COVID-19 Pandemic-to-Endemic Transition in Indonesia: What Does the Future Hold?

Robert Sinto

Abstract


Since first reported in December 2019, SARS-2 Coronavirus (SARS-CoV-2) infection has become a world-class pandemic, overwhelming every aspect of the global system. Globally, 526 billion confirmed cases with 6,3 billion death cases were reported by World Health Organization (WHO) by 31 May 2022. In that period, Indonesia has reported 6 billion confirmed cases with a case fatality rate reaching 2.58%. The number of new weekly cases and new weekly death have continued the declining trend observed since its peak in January 2022, i.e. 3% decrease of new weekly cases and 11% decrease of new weekly death as compared to the previous week. In response to the current epidemiology improvement, countries including Indonesia have relaxed some regulations on COVID-19 as the preparation for pandemic-to-endemic transition.
Endemic is not equal to harmless. Commonly, endemic is falsely interpreted as the end of COVID-19, bringing to a false complacency. Endemic “label” on an infectious disease, such as malaria, HIV infection, tuberculosis in certain regions of the world, means the overall rates of infection are static — neither rising nor falling. Endemic “label” defines nothing about time duration to reach disease end or how many populations will still be susceptible to the disease. Therefore, transition for pandemic-to-endemic of COVID-19 could not simply translated into the end of either public and health service awareness, or research on COVID-19. It then should add new emerging perspective on COVID-19 research as was mandated by WHO. One example of which is evidence-based strategies for infection prevention control and personal protective equipment for infection control de-escalation in relation to COVID-19 pandemic scaling back.
In the spirit of nurturing research and publication in this transition for pandemic-to-endemic era, the Indonesian Journal of Internal Medicine published various COVID-19 associated-original articles, systematic review, and case series across various COVID-19 condition. Atici, et. al. and Tunjungputri, et. al. report articles on factors and treatment that is associated with higher COVID-19 survival. Corticosteroids, Interleukin-6 inhibitors and anticoagulant administered to the proper subset of COVID-19 population are several beneficial treatments among limited evidence-based proven treatment available today. These supportive treatments, whenever indicated at the proper time, should be considered in managing every COVID-19 patient. In addition, high antibiotic use in COVID-19 patients despite low secondary bacterial infection has been widely reported. Chen, et. al. report a similar situation in Indonesia and should raise the awareness of antimicrobial resistance thread now and in the future. Together with proper diagnostic stewardship, the simple predictors of secondary bacterial infection that have been concluded could potentially be used to reduce liberal antibiotic use while optimizing the use in indicated patients. Prabowo, et al. enriched our understanding on usage of telemedicine to monitor post COVID-19 condition in Indonesian populations.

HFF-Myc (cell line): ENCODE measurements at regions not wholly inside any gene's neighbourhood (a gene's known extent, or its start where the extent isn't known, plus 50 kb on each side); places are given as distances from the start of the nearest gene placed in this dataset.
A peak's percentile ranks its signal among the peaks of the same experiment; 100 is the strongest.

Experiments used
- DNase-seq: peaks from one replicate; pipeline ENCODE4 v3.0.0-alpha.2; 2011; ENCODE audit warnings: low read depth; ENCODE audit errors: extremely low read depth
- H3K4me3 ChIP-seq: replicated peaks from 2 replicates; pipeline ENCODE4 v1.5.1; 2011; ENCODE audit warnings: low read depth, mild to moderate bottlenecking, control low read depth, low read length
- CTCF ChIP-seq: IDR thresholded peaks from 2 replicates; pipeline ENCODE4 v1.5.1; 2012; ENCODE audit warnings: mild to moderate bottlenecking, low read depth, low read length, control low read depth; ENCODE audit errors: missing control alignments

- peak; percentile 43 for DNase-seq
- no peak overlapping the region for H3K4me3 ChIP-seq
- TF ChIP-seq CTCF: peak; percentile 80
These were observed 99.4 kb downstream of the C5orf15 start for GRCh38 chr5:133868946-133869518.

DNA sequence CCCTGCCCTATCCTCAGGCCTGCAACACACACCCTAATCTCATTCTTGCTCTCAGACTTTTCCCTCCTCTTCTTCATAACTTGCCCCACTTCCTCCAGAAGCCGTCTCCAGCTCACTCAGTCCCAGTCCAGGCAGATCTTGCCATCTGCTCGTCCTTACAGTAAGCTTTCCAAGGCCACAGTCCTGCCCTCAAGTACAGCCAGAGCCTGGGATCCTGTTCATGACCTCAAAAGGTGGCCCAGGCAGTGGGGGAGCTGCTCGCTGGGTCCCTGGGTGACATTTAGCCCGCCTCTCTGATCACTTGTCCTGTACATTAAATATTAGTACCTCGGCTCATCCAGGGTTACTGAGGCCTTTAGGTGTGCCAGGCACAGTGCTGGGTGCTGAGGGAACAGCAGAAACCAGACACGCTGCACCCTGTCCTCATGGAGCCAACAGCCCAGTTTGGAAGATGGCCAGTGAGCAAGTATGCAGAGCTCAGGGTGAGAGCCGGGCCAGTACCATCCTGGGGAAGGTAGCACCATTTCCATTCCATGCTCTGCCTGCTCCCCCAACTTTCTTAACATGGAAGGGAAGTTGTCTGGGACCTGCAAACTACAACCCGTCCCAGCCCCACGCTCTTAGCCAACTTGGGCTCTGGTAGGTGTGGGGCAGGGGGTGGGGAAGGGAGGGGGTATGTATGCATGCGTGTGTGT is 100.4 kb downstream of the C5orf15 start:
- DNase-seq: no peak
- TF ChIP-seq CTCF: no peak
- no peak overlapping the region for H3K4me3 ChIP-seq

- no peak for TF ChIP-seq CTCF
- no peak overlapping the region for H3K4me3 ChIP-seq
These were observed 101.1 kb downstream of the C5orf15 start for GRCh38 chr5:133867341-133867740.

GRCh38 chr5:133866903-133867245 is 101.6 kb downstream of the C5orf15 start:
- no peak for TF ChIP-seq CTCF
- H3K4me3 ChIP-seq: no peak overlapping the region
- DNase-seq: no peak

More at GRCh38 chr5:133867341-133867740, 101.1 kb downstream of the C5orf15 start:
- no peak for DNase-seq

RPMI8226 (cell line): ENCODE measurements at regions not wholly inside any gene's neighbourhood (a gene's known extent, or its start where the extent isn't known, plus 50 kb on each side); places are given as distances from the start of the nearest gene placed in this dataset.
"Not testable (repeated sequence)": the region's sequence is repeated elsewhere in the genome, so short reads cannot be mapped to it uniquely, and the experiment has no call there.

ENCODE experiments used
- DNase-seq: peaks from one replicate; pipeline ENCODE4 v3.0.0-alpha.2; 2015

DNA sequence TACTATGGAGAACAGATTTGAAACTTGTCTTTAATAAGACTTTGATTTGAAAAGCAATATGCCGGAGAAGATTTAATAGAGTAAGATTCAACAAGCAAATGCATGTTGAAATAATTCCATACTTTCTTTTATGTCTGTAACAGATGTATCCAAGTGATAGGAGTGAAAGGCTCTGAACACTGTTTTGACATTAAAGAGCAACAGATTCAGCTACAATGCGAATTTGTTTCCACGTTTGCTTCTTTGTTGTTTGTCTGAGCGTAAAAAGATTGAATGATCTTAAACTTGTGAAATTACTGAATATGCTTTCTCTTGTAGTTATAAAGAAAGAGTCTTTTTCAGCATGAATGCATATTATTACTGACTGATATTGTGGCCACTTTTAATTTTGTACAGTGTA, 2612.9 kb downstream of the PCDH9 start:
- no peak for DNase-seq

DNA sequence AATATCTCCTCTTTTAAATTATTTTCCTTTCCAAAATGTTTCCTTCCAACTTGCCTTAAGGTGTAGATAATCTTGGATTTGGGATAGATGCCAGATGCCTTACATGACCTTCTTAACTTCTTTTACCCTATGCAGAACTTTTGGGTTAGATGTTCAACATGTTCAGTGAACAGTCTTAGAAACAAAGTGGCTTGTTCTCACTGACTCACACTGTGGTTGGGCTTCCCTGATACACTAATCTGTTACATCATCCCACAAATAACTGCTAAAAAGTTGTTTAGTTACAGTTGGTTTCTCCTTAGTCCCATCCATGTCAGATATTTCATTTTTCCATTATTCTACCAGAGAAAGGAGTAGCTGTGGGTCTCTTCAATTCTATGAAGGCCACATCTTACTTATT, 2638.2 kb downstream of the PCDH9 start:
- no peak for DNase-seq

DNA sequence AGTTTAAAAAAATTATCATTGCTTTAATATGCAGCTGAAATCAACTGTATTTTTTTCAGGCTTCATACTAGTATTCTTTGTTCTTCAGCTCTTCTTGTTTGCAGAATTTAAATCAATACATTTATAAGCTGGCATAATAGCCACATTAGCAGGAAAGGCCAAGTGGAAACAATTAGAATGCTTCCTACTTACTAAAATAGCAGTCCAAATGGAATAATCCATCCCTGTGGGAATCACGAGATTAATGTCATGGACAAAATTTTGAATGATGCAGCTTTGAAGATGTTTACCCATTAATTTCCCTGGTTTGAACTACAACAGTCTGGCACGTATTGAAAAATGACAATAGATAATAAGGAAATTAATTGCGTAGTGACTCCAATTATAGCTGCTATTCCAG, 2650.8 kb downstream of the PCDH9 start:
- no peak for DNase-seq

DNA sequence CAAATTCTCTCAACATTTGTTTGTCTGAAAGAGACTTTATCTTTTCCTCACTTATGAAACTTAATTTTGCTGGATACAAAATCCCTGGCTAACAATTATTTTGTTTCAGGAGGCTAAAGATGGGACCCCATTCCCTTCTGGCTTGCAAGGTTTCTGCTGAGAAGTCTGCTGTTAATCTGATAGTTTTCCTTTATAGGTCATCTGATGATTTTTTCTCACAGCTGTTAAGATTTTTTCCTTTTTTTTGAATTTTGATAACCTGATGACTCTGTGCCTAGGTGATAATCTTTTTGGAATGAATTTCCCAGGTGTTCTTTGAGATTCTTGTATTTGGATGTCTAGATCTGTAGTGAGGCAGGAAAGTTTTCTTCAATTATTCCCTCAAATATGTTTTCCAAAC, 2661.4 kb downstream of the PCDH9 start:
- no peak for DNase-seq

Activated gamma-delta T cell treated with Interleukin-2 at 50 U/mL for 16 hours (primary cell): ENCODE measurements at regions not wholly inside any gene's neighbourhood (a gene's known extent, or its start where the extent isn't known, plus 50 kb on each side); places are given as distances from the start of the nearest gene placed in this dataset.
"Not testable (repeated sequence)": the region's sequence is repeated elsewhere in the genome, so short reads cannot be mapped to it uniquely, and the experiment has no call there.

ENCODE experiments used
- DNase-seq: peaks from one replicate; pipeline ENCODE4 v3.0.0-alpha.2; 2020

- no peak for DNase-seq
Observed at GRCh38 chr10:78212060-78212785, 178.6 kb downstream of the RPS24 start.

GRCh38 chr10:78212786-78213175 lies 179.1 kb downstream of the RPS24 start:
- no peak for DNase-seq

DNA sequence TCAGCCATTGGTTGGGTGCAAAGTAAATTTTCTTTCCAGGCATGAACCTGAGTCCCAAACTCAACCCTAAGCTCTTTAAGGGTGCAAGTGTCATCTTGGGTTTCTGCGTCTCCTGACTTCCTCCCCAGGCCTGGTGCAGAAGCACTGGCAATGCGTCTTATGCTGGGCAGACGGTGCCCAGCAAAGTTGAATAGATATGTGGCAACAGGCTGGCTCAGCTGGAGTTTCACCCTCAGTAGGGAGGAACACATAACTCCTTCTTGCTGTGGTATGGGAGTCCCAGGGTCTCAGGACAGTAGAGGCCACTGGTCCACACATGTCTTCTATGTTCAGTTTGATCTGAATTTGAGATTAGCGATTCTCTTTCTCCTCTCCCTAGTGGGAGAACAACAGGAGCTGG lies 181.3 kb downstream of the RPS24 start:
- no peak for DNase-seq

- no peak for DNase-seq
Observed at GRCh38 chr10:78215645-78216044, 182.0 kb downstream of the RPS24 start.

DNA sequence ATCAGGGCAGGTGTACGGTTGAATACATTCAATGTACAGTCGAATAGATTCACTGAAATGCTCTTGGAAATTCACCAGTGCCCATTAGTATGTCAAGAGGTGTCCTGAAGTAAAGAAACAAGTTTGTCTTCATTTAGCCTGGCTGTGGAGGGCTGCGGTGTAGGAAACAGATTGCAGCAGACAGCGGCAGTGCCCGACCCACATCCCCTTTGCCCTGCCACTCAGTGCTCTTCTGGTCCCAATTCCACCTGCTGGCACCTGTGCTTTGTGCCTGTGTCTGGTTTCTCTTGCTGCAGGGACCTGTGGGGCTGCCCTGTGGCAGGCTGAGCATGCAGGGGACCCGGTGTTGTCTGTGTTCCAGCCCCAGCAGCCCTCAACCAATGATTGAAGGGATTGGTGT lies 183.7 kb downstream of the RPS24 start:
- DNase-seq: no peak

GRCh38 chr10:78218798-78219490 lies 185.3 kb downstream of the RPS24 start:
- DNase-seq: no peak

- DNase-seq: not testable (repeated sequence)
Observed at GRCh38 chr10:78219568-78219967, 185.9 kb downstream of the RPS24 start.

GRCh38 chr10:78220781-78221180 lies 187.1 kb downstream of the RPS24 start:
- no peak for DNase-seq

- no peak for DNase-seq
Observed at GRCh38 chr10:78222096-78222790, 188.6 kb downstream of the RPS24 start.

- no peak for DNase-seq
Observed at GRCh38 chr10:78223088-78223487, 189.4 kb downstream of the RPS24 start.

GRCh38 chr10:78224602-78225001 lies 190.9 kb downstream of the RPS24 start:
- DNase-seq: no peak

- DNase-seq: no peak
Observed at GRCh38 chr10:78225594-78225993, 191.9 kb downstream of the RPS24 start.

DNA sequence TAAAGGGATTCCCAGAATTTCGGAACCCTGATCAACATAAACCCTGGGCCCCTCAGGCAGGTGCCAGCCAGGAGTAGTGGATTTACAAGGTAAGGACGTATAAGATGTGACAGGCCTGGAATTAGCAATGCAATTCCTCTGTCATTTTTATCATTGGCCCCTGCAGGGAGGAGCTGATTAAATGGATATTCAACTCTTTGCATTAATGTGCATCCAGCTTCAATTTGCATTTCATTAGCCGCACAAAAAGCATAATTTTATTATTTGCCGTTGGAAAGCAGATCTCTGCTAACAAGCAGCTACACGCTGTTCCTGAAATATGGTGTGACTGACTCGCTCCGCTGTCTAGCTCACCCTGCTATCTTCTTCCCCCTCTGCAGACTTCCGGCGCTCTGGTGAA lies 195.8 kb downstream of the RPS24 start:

High quality research has, and will again, save the livelihoods of people across the world. While future pandemics could not be completely prevented, the research infrastructures that have built during last 2 years could be used as a strong modality to be better prepared and coordinated in future outbreak/ pandemic response by detecting and preventing the emerging diseases at their very early stage. Waste in COVID-19 research and multiple COVID-19 associated research article retractions should caution researchers -as evidence-producer- and clinicians -as evidence-user- in prioritizing the scientific inquiry and questioning individual conflict of interest. Insightful articles addressing the multitude aspects of the COVID-19 pandemic-to-endemic transition related topics are still needed in the future.


Keywords


COVID-19; pandemic; endemic; Indonesia

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